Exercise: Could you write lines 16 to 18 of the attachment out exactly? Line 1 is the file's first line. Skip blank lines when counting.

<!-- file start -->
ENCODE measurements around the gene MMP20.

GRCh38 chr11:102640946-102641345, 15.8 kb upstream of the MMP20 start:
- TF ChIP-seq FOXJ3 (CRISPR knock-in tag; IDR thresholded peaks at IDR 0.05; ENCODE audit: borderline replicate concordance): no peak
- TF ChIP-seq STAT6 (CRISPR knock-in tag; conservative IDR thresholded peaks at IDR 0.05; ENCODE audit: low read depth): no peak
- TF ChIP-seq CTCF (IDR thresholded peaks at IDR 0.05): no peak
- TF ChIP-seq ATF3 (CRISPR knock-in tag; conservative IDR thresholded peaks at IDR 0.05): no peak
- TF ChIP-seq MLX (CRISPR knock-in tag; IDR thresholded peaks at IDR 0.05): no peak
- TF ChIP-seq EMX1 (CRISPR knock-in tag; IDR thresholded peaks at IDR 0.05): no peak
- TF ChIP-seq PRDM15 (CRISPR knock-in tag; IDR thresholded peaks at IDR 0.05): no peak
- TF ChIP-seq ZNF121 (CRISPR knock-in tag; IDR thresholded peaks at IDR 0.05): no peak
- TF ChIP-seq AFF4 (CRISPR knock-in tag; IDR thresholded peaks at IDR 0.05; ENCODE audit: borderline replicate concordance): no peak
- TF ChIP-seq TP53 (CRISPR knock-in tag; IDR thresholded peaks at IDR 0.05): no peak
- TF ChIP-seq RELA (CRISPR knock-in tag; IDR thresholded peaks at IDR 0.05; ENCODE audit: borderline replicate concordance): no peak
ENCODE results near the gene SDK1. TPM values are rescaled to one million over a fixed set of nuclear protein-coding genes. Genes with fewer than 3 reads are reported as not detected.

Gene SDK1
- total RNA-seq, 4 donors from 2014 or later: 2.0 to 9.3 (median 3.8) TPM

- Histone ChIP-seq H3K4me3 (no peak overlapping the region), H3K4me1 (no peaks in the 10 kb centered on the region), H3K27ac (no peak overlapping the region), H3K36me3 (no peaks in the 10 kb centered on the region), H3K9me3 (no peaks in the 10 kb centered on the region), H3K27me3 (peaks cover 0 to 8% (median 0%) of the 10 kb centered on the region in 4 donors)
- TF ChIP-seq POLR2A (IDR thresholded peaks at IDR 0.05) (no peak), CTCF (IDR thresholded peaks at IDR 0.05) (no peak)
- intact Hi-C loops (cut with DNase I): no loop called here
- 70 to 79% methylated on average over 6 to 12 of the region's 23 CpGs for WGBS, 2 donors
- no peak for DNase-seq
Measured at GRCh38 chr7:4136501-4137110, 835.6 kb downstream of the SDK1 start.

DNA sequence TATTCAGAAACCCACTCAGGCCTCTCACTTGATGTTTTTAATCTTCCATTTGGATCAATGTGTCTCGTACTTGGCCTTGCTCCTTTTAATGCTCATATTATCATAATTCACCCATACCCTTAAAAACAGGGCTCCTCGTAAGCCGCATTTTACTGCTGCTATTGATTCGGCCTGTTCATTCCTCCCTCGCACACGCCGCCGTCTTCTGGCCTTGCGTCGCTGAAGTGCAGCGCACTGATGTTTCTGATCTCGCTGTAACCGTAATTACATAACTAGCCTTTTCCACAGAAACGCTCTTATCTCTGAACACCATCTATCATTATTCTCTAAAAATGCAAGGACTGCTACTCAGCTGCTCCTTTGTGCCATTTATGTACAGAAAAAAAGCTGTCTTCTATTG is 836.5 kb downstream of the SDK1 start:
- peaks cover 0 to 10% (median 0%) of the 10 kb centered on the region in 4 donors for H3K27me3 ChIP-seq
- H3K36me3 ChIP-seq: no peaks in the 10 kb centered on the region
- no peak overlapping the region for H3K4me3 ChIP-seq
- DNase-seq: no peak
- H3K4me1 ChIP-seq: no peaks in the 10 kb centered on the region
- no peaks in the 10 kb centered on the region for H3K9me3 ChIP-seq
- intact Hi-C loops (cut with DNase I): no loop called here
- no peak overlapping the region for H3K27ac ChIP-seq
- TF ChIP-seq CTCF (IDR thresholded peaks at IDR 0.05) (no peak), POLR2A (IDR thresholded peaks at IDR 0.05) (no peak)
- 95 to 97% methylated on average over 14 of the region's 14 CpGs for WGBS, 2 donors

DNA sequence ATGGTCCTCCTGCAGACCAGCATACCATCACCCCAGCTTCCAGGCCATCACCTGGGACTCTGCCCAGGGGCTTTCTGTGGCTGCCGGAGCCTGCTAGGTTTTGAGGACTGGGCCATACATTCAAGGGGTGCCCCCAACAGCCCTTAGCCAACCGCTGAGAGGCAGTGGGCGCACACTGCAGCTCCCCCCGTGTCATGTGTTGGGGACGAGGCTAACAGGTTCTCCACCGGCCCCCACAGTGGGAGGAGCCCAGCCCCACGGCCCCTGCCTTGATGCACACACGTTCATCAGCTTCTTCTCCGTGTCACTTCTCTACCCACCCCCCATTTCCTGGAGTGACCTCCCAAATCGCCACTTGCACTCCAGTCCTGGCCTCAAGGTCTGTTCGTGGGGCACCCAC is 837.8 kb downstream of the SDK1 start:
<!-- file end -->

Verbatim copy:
- total RNA-seq, 4 donors from 2014 or later: 2.0 to 9.3 (median 3.8) TPM

- Histone ChIP-seq H3K4me3 (no peak overlapping the region), H3K4me1 (no peaks in the 10 kb centered on the region), H3K27ac (no peak overlapping the region), H3K36me3 (no peaks in the 10 kb centered on the region), H3K9me3 (no peaks in the 10 kb centered on the region), H3K27me3 (peaks cover 0 to 8% (median 0%) of the 10 kb centered on the region in 4 donors)
- TF ChIP-seq POLR2A (IDR thresholded peaks at IDR 0.05) (no peak), CTCF (IDR thresholded peaks at IDR 0.05) (no peak)